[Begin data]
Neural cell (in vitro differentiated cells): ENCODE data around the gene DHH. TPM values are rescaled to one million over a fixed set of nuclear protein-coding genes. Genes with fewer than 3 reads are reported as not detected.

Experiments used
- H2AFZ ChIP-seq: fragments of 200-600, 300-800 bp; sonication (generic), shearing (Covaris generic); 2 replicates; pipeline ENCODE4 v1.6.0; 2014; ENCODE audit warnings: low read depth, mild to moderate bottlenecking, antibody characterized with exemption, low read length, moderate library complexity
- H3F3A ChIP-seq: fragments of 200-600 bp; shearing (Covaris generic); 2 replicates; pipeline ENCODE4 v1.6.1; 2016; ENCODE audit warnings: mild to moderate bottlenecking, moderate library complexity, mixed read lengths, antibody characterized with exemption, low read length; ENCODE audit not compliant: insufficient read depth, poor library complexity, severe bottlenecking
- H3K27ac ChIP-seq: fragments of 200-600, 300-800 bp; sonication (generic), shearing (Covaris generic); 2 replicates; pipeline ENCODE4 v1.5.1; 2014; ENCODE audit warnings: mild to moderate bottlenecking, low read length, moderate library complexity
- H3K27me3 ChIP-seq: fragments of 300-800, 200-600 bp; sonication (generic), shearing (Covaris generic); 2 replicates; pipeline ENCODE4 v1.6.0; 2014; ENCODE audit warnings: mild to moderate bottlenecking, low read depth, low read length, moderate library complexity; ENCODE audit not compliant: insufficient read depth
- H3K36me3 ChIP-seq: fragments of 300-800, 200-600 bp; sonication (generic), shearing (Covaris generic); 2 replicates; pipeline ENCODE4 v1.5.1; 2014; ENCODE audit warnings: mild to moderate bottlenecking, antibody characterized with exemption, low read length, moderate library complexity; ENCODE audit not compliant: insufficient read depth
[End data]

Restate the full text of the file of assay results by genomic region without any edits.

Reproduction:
Neural cell (in vitro differentiated cells): ENCODE data around the gene DHH. TPM values are rescaled to one million over a fixed set of nuclear protein-coding genes. Genes with fewer than 3 reads are reported as not detected.

Experiments used
- H2AFZ ChIP-seq: fragments of 200-600, 300-800 bp; sonication (generic), shearing (Covaris generic); 2 replicates; pipeline ENCODE4 v1.6.0; 2014; ENCODE audit warnings: low read depth, mild to moderate bottlenecking, antibody characterized with exemption, low read length, moderate library complexity
- H3F3A ChIP-seq: fragments of 200-600 bp; shearing (Covaris generic); 2 replicates; pipeline ENCODE4 v1.6.1; 2016; ENCODE audit warnings: mild to moderate bottlenecking, moderate library complexity, mixed read lengths, antibody characterized with exemption, low read length; ENCODE audit not compliant: insufficient read depth, poor library complexity, severe bottlenecking
- H3K27ac ChIP-seq: fragments of 200-600, 300-800 bp; sonication (generic), shearing (Covaris generic); 2 replicates; pipeline ENCODE4 v1.5.1; 2014; ENCODE audit warnings: mild to moderate bottlenecking, low read length, moderate library complexity
- H3K27me3 ChIP-seq: fragments of 300-800, 200-600 bp; sonication (generic), shearing (Covaris generic); 2 replicates; pipeline ENCODE4 v1.6.0; 2014; ENCODE audit warnings: mild to moderate bottlenecking, low read depth, low read length, moderate library complexity; ENCODE audit not compliant: insufficient read depth
- H3K36me3 ChIP-seq: fragments of 300-800, 200-600 bp; sonication (generic), shearing (Covaris generic); 2 replicates; pipeline ENCODE4 v1.5.1; 2014; ENCODE audit warnings: mild to moderate bottlenecking, antibody characterized with exemption, low read length, moderate library complexity; ENCODE audit not compliant: insufficient read depth